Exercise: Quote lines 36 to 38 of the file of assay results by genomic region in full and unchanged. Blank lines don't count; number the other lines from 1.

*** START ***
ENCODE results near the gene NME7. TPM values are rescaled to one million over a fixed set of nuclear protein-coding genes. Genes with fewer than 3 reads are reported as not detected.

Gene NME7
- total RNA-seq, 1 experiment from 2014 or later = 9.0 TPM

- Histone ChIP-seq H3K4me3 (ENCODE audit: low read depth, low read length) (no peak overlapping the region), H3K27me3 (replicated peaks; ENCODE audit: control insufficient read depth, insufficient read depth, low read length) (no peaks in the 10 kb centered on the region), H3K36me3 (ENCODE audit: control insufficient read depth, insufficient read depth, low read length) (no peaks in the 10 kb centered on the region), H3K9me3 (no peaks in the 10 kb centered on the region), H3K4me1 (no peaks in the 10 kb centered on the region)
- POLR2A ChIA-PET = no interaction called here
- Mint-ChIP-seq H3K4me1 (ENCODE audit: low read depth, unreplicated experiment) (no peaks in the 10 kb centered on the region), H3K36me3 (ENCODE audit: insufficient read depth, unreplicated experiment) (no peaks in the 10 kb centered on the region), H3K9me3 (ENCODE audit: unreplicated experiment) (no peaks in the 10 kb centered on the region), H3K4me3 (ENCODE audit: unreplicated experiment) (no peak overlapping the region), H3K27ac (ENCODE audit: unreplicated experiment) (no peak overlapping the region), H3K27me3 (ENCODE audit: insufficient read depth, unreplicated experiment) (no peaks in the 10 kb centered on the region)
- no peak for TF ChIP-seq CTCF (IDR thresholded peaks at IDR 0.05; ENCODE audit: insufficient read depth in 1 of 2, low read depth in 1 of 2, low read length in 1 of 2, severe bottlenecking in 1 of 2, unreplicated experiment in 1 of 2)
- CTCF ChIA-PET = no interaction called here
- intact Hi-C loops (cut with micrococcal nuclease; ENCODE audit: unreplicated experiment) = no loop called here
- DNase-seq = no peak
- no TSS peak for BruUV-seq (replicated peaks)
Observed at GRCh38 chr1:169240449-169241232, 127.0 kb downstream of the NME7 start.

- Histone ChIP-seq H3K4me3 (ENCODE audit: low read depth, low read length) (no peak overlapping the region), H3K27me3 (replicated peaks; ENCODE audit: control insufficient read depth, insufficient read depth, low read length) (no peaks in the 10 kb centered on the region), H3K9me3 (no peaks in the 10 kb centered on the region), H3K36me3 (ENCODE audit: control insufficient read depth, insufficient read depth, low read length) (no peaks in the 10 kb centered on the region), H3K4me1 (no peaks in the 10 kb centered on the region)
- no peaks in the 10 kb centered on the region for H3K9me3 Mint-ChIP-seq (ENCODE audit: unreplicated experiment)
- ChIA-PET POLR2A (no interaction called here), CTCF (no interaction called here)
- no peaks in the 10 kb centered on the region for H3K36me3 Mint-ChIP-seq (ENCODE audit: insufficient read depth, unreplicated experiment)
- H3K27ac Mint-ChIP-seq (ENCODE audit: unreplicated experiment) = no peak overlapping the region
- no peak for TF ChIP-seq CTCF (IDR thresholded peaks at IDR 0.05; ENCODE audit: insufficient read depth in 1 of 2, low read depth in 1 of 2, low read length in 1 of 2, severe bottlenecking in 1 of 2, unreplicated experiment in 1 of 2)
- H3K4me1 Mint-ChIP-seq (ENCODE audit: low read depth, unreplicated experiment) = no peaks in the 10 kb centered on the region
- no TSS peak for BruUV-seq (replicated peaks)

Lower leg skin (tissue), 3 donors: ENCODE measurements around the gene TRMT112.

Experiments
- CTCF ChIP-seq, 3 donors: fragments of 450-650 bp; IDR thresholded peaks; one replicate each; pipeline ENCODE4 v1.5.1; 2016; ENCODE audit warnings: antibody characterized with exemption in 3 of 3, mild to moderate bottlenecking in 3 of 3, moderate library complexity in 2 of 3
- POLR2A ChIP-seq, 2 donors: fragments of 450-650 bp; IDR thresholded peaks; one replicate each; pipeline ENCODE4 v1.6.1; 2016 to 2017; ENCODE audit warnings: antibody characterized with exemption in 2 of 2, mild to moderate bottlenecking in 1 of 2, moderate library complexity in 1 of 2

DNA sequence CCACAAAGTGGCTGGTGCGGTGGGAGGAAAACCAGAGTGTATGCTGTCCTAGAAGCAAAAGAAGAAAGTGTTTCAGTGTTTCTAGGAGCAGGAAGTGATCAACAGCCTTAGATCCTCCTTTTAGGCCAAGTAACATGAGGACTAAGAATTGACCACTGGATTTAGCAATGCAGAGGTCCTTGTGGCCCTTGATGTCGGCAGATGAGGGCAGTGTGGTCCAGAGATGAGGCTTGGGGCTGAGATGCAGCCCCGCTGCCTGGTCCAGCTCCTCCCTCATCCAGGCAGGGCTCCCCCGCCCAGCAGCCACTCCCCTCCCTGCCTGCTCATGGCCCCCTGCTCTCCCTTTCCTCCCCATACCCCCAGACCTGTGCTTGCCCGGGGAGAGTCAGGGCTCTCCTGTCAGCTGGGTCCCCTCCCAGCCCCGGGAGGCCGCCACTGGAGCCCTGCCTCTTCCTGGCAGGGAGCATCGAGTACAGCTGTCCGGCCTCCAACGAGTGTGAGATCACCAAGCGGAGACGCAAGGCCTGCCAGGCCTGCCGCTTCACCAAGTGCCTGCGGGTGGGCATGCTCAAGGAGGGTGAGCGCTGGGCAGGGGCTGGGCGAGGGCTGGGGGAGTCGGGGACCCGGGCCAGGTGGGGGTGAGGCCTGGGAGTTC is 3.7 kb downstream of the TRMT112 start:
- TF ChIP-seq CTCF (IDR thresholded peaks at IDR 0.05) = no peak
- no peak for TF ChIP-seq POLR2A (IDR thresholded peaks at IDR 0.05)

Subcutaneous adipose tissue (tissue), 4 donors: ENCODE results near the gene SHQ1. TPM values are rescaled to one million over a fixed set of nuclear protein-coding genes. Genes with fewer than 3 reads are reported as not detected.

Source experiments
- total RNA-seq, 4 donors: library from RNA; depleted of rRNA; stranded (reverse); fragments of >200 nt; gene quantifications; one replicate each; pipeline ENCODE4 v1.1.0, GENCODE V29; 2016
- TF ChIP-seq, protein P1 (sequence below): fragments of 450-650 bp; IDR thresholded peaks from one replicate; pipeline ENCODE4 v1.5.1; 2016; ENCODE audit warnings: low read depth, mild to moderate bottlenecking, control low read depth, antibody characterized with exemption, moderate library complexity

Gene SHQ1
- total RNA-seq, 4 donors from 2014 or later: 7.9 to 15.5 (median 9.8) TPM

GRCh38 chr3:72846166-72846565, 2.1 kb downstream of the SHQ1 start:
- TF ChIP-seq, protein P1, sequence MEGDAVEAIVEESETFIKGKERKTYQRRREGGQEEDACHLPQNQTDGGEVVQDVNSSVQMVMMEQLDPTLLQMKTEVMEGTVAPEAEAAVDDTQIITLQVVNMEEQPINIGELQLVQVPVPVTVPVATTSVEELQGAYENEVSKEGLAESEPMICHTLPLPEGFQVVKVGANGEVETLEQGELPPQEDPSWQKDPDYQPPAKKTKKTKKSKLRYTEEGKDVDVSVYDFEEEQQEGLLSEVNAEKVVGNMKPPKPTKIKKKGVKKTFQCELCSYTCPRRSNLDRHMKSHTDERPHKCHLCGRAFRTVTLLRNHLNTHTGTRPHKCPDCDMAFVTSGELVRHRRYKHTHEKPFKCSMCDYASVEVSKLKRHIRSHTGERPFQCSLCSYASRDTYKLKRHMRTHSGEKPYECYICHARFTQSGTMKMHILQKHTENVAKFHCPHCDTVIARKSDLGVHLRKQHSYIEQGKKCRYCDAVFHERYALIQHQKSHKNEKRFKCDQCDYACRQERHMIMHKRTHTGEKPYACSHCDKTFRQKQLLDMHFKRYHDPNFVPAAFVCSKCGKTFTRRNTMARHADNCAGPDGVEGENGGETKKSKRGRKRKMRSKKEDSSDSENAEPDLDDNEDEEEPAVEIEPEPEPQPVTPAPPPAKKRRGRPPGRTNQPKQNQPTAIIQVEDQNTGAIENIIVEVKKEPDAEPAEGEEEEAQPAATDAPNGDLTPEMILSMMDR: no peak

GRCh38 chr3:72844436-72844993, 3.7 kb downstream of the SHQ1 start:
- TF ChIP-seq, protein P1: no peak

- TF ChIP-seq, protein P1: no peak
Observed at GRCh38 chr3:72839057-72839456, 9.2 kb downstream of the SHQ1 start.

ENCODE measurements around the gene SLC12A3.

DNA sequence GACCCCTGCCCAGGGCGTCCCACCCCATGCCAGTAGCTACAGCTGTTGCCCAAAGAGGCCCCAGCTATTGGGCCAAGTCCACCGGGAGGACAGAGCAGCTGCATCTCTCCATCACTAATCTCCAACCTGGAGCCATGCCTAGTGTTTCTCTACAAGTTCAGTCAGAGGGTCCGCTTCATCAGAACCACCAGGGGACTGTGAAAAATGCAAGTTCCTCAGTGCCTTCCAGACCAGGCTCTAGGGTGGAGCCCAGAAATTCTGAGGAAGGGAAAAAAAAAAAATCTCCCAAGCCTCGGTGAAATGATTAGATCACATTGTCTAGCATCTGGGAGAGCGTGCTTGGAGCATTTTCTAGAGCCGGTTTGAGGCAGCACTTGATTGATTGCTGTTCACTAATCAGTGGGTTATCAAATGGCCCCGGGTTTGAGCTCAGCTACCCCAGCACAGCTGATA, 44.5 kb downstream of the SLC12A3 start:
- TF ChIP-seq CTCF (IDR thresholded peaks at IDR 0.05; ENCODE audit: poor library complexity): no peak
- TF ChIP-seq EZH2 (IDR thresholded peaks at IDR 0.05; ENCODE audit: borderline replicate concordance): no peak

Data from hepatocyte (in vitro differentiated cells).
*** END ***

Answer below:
GRCh38 chr3:72844436-72844993, 3.7 kb downstream of the SHQ1 start:
- TF ChIP-seq, protein P1: no peak

- TF ChIP-seq, protein P1: no peak